Petter Solberg
goes to Hollywood

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The 2003 World Rally Champion, Petter Solberg – who celebrates his 46th birthday today – became popular for his outgoing personality just as much as his driving ability. So much so that he earned the nickname ‘Hollywood’. But his achievements behind the wheel were blockbusters in themselves: He became the first driver to win FIA world championships in two different motorsport disciplines when he won the World Rallycross title in 2014, successfully retaining his crown the following season.

Bilcross, the folk racing

Solberg started out competing with radio-controlled cars before he followed his parents Terje and Tove by racing in ‘bilcross’: a low-cost form of rallycross in Norway, similar to what the Swedes call ‘folk racing’. The cars are home-made and unsophisticated, letting pure talent come to the fore. He went on to be Norwegian champion in rallycross and hillclimbing, before turning to rallying in 1995 and winning a national title there, too.

He was soon signed up by Ford rally boss Malcolm Wilson, a man with an eye for talent. His big break (quite literally) came rather unexpectedly though, when the team’s regular driver Thomas Radstrom fell down the stairs in his hotel during preparations for the 1999 Safari Rally and broke a leg.

Solberg was called up at the last minute – so late that the rules insisted he had to use Radstrom’s regular co-driver Fred Gallagher. Fortunately, Gallagher was a veteran navigator with three Safari wins to his name, but Solberg’s result of fifth overall was remarkable nonetheless on such a notoriously difficult rally. ‘Hollywood’ had arrived.

Becoming a champion

Solberg had a five-year deal with Ford but grew frustrated with his bit-part role within the team as third driver to superstars Colin McRae and Carlos Sainz. In the middle of 2000 he found a way out to join rival team Subaru, with Pirelli: not without some degree of controversy. Solberg said he didn’t have a valid contract with Ford; Wilson claimed otherwise. But in any case, it was too late.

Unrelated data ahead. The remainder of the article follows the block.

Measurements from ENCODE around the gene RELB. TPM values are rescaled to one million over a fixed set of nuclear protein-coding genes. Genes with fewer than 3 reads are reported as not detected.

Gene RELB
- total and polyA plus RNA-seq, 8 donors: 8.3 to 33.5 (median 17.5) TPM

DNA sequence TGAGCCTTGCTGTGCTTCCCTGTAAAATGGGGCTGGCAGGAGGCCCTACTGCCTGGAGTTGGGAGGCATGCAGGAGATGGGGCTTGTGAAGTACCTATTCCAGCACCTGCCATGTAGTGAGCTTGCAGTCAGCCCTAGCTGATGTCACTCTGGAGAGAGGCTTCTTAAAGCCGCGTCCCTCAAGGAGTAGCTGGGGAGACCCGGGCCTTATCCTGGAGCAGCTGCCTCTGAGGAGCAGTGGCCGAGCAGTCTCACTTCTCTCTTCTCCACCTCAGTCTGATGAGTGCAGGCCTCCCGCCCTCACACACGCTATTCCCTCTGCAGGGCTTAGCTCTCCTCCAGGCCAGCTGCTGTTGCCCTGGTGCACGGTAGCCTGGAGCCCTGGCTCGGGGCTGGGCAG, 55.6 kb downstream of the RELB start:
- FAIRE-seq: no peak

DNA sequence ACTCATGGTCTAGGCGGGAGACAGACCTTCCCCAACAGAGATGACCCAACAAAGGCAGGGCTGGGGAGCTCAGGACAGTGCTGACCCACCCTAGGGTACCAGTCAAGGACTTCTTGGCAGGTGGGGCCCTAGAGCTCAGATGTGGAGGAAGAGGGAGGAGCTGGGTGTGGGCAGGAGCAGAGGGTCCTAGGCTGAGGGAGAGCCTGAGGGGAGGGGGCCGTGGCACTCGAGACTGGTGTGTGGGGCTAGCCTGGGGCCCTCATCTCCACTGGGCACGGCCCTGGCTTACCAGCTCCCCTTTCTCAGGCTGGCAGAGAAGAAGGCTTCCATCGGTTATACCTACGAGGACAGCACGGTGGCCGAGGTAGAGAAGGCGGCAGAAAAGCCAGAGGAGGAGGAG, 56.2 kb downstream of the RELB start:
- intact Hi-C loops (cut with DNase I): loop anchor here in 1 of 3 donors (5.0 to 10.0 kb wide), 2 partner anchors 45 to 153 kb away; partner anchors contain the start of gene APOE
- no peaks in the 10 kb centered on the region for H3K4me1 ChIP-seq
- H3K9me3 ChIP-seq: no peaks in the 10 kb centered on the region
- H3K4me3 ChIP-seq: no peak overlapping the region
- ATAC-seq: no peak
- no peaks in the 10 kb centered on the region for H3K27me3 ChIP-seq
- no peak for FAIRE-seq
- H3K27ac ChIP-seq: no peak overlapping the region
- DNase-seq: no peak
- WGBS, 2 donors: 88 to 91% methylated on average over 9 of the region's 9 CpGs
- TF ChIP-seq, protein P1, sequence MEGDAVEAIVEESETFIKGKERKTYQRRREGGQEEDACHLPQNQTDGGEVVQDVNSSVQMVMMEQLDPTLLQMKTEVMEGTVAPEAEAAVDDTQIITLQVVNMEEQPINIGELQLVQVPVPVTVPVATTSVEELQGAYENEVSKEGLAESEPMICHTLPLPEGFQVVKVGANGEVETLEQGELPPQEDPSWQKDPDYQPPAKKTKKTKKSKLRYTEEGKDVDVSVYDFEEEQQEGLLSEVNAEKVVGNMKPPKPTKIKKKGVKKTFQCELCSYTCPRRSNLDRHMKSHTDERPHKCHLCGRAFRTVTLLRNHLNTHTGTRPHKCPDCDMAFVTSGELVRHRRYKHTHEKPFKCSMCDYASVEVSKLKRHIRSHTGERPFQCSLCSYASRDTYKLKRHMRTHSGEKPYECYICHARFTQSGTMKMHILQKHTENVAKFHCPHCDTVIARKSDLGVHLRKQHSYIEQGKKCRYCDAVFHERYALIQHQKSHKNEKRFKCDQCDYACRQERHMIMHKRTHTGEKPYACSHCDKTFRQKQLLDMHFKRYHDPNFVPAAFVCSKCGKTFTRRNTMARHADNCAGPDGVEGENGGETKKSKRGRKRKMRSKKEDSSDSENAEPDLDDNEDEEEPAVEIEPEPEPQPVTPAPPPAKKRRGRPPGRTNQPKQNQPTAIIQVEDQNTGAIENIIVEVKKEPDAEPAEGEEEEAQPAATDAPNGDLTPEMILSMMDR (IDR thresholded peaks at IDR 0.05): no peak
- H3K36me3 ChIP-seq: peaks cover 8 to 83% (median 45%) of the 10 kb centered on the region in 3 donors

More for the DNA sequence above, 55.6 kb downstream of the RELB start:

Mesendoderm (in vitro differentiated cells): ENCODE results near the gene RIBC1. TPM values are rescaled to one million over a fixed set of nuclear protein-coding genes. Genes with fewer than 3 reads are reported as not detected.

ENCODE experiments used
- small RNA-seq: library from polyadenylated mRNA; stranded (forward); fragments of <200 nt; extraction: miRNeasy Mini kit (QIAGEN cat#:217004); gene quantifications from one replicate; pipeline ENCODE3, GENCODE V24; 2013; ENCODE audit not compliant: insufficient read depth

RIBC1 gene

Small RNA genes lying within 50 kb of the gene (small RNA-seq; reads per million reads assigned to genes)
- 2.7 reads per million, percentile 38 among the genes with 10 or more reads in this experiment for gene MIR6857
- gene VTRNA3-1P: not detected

The 2001 season, where Solberg’s Subaru team-mate Richard Burns won the championship, featured a second place in Greece and a few too many accidents. But after Burns left for Peugeot in 2002 and was replaced by four-time champion Tommi Makinen, Solberg gradually grew into the role of team leader at Subaru. He scored his first victory on Rally GB at the end of 2002, and a year later he and co-driver Phil Mills could celebrate winning the world championship. The rain and mud of Great Britain turned out to be one of his favourite events; in total he won there four times. Of his 13 career wins, he never won any rally more than once ¬– apart from Rally GB.

Solberg challenged for the championship again in 2004, notably bouncing back from a huge accident in Germany to win the first ever Rally Japan to the delight of Subaru and its fans. But he couldn’t do much about the rise of Sebastien Loeb, who went on to win nine titles in a row. The wins dried up yet Solberg remained loyal to Subaru until the company quit the WRC at the end of 2008.

This is my life

He then set up his own Petter Solberg World Rally Team, driving privately-run Citroens and finishing third in the championship in 2010. On the back of the car was written: “This is my life”, and nothing summed up the Norwegian’s mission better. Yet he wasn’t quite done as a factory driver.

In 2012 he made an unlikely return to Wilson’s Ford team for what would turn out to be his final full season of rallying. For his next challenge, Solberg switched his attention back to rallycross and became the discipline’s first ever world champion in 2014, successfully defending his title the following season.

A subsequent relationship with Volkswagen in rallycross presented the chance for a WRC comeback in 2018, when Solberg debuted the new Polo R5 car in Spain. A year later, he drove a similar car on Rally GB for his official farewell from the sport – and bowed out with victory in the WRC2 class with Pirelli.

That event was extra-special for Solberg. Not only was it his last WRC event, but it was also the very first WRC event for his son Oliver, who had not long celebrated his 18th birthday.

Having grown up around motorsport, Solberg Jr is tipped to be rallying’s next big thing, and seems to have inherited both his father’s driving skills and his charisma – although his mother Pernilla, a former driver herself, might also have something to do with that.

Either way, the WRC service park is likely to be seeing plenty more of Petter in the years to come, even though he won’t be behind the wheel himself.

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